Quote:
Most DSL modems that I am familar with do not have a built-in router.
I agree; me, too. But, there are enough of them out there with the DHCP server built in that I've started asking first.
December 9, 2006 6:19:22 AM

Well Ice, I have to disagree with you here and say that my vote is for a switch as per the modem instructions. You see that modem will only run with either the eithernet OR the USB and not both.

From the manual

"Ethernet and USB connectivity. Ethernet is highly recommended, does not require drivers, and is not dependent on any particular OS. USB connectivity requires USB drivers that may not be compatible with all OSs. You can choose one or the other for connectivity but you can not use both simultaneously".

Trying to run both simultaneously would cause the modem to try and assign two dynamic IP's form DHCP thus causing pathway confusion and thus not allowing either computer to be assigned a valid IP.

Note this modem already has a built in router and I assume that this would allow for CAT 5 between both computers via a switch to allow the handshacking.
December 9, 2006 11:49:46 AM

Quote:
Well Ice, I have to disagree with you here and say that my vote is for a switch as per the modem instructions.
In what way, exactly, are you disagreeing with me, since I recommended the same thing.
Quote:
You see that modem will only run with either the eithernet OR the USB and not both.
Really? What about section 5.4.3 which starts out like this:
Quote:
5.4.3 Installation via 10/100 Base-T Ethernet and USB (Simultaneous
Installation for Models 6100 and 6110)

Models 6100 and 6110 support simultaneous use of 10/100 Base-T Ethernet and USB ports. The following instructions explain how to install your Modem for simultaneous use of Ethernet and USB ports.


Quote:
From the manual

"Ethernet and USB connectivity. Ethernet is highly recommended, does not require drivers, and is not dependent on any particular OS. USB connectivity requires USB drivers that may not be compatible with all OSs. You can choose one or the other for connectivity but you can not use both simultaneously".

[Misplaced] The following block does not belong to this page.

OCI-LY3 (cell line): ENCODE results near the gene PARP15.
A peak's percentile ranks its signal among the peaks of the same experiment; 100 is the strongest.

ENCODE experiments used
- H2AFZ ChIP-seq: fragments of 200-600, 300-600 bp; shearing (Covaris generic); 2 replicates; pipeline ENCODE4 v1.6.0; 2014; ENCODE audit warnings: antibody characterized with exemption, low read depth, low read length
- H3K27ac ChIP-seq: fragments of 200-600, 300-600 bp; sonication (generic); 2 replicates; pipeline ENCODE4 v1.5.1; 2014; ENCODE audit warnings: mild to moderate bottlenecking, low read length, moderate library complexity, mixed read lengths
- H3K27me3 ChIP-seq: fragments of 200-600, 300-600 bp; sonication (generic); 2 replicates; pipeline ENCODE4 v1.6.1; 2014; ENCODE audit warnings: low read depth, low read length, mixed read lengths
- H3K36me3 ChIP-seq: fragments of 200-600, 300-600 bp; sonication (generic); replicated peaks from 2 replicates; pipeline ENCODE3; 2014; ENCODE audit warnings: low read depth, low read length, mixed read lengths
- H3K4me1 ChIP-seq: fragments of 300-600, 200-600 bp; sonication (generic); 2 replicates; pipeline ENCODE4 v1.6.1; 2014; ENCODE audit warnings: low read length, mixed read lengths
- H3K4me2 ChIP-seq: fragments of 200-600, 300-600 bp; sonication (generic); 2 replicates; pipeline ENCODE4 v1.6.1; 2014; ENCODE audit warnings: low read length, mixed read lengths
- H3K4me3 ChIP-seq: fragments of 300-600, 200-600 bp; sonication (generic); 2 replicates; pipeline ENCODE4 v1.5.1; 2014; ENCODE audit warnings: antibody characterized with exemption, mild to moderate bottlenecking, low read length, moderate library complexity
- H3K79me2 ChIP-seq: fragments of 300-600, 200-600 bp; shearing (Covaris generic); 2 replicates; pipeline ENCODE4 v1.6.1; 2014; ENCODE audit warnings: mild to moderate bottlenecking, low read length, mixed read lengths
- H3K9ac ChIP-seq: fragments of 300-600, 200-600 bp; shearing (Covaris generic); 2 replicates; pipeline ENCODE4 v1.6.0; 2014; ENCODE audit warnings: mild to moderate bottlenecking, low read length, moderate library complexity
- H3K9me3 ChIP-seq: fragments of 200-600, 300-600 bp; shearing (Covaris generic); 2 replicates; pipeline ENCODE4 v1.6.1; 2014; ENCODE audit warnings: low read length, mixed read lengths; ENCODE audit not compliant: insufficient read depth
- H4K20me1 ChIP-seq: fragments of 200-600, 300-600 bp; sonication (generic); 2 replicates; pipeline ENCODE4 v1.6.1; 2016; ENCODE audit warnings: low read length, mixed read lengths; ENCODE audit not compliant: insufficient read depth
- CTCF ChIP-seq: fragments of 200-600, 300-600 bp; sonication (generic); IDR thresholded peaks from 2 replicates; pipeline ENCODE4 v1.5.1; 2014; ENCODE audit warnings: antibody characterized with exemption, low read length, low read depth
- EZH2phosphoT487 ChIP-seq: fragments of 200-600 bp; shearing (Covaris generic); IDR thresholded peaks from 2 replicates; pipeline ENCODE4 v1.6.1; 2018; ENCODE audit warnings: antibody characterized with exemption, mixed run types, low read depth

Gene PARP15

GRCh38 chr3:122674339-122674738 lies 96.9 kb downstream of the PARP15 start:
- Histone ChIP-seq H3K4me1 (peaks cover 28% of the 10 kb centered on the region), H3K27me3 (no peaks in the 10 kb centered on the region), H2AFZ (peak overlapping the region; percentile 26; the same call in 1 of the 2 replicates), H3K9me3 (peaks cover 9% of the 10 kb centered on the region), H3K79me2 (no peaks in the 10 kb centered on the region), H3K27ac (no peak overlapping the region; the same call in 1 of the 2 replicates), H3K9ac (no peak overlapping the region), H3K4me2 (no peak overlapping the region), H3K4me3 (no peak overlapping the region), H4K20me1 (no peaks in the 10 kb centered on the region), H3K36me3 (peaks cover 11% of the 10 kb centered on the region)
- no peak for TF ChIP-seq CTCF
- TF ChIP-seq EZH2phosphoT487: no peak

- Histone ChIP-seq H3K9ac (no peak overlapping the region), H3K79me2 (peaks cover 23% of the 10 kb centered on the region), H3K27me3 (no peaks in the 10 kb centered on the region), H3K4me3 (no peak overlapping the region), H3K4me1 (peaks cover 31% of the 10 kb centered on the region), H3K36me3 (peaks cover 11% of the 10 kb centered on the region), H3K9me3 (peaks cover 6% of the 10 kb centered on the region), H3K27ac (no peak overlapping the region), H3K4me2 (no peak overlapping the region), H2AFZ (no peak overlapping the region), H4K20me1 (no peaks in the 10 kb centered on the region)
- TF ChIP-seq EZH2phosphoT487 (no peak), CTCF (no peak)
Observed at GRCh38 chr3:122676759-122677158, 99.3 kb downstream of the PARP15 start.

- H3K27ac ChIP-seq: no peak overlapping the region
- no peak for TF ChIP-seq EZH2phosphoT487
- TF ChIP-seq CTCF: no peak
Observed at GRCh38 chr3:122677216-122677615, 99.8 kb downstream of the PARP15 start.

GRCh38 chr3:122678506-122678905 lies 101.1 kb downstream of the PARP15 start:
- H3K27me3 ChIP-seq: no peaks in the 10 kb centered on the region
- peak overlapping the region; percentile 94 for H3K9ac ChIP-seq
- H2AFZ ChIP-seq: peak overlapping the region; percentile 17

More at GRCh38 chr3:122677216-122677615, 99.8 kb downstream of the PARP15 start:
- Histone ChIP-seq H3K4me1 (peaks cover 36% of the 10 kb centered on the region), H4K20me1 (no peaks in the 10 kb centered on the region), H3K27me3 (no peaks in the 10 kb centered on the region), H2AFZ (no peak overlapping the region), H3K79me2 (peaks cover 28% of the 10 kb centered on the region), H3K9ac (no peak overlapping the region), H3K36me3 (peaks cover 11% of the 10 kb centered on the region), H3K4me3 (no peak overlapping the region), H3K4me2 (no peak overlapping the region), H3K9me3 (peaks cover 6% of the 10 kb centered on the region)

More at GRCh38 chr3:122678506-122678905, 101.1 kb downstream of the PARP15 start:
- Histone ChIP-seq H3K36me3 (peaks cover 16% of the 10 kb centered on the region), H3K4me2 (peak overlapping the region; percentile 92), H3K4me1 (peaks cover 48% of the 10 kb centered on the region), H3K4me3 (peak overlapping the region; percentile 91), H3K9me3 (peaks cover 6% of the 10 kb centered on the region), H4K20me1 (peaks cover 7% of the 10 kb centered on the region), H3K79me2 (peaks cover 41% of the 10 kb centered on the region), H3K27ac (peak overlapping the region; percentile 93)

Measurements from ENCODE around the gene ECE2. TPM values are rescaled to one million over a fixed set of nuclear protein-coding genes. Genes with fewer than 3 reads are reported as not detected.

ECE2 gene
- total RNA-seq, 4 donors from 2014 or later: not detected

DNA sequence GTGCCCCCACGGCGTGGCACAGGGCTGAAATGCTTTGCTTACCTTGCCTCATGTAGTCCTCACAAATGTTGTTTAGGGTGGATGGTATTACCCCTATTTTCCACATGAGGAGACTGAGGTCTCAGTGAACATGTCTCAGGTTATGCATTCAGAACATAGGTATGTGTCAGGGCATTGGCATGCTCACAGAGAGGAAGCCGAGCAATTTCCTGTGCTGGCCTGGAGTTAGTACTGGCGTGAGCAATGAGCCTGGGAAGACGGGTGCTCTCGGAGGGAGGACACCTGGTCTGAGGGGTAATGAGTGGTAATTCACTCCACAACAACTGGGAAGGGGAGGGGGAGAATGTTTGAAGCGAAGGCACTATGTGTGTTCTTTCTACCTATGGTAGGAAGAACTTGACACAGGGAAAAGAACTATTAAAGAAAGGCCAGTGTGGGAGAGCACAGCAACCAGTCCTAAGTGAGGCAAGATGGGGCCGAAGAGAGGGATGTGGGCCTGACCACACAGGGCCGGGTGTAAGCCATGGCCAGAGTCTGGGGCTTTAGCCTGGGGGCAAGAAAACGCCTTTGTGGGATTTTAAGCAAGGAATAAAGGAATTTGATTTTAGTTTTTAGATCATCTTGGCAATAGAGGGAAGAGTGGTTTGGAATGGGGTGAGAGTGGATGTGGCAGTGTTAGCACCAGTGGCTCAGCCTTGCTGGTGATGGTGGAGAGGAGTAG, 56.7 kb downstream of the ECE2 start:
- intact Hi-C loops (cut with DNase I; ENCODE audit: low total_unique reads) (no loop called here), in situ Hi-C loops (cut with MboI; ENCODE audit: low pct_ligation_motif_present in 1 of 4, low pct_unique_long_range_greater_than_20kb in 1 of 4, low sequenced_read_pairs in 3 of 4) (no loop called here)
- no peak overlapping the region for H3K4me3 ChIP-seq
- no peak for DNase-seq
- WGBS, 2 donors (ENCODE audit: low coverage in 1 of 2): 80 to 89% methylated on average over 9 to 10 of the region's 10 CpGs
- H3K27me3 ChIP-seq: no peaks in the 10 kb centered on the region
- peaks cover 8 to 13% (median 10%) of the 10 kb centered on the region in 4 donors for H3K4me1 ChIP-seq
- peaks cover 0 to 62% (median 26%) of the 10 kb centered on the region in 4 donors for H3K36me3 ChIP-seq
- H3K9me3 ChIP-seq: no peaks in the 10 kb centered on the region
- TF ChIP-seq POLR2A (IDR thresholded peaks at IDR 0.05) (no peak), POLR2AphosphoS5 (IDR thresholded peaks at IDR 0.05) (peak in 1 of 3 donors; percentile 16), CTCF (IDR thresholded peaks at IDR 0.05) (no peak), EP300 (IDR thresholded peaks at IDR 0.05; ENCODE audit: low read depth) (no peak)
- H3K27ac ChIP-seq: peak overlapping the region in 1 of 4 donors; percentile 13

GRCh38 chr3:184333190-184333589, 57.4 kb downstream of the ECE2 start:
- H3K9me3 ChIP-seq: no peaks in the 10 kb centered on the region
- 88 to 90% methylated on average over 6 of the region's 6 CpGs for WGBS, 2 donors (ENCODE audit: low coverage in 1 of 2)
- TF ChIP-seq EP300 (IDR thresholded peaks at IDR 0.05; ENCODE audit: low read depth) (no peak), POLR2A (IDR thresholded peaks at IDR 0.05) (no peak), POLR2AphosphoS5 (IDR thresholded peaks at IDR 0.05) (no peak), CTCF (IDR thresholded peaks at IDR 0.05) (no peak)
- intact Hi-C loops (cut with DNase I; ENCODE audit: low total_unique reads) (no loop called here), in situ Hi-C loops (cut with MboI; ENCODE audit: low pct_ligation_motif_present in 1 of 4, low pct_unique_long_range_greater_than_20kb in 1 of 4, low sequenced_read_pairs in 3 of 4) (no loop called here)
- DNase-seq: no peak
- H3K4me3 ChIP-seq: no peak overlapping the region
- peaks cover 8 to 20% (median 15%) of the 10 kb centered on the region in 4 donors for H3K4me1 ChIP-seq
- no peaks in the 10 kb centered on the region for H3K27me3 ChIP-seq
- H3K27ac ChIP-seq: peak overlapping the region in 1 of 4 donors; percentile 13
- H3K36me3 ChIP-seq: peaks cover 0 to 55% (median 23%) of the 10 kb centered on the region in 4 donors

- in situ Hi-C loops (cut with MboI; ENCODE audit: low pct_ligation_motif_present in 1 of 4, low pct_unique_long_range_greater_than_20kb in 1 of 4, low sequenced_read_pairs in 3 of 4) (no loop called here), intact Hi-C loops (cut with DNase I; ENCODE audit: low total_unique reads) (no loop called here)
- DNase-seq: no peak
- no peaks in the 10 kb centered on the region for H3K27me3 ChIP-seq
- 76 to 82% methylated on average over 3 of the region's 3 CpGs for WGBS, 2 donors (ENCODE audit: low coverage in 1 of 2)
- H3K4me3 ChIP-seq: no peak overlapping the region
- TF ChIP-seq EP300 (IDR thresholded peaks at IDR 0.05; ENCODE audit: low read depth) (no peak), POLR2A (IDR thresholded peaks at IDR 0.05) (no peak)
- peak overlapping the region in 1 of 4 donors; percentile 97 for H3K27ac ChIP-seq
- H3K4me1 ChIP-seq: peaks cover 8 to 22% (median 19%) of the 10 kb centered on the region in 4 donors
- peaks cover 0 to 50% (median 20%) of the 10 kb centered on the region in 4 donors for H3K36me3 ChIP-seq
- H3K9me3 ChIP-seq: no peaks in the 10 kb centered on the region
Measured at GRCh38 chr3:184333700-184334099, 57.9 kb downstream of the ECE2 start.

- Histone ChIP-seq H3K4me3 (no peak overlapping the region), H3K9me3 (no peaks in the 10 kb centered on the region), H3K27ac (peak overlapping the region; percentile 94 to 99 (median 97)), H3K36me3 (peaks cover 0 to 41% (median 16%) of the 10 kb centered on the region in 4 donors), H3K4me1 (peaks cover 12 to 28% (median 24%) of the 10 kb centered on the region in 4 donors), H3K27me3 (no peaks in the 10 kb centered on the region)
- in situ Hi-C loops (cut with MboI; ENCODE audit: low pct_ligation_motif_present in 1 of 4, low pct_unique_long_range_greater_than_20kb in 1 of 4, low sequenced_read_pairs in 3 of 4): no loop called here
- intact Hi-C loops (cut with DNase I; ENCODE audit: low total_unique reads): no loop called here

From what manual? I can't find that quote in this manual anywhere. The linked manual appears to be the manual from the manufacturer for his modem. If it is not, please provide further information on what manual you are quoting.

I did not claim both would work simultaneously. All I said was the manual said they would, but I did not recommend using that connection scheme.

Quote:
Trying to run both simultaneously would cause the modem to try and assign two dynamic IP's form DHCP thus causing pathway confusion and thus not allowing either computer to be assigned a valid IP.
What? "Simultaneously" in the context of this thread means both ports out of the modem being used simultaneously - one to computer A, the other to computer B. This sounds like you are trying to connect both USB and ethernet to the same COMPUTER simultaneously?

Quote:
Note this modem already has a built in router and I assume that this would allow for CAT 5 between both computers via a switch to allow the handshacking.
Already been noted in this thread. Did you read the thread before responding?
December 9, 2006 2:52:12 PM

Quote:
Well Ice, I have to disagree with you here and say that my vote is for a switch as per the modem instructions. You see that modem will only run with either the eithernet OR the USB and not both.

From the manual

"Ethernet and USB connectivity. Ethernet is highly recommended, does not require drivers, and is not dependent on any particular OS. USB connectivity requires USB drivers that may not be compatible with all OSs. You can choose one or the other for connectivity but you can not use both simultaneously".

Trying to run both simultaneously would cause the modem to try and assign two dynamic IP's form DHCP thus causing pathway confusion and thus not allowing either computer to be assigned a valid IP.

Note this modem already has a built in router and I assume that this would allow for CAT 5 between both computers via a switch to allow the handshacking.


Well, Tom, you will have to excuse me as I followed the link in the previous part of the thread and was refering to an update to the manual. After following your new link you are correct in that the modem will support both Eithernet and USB. I Stand Corrected and have learned something new. - Guy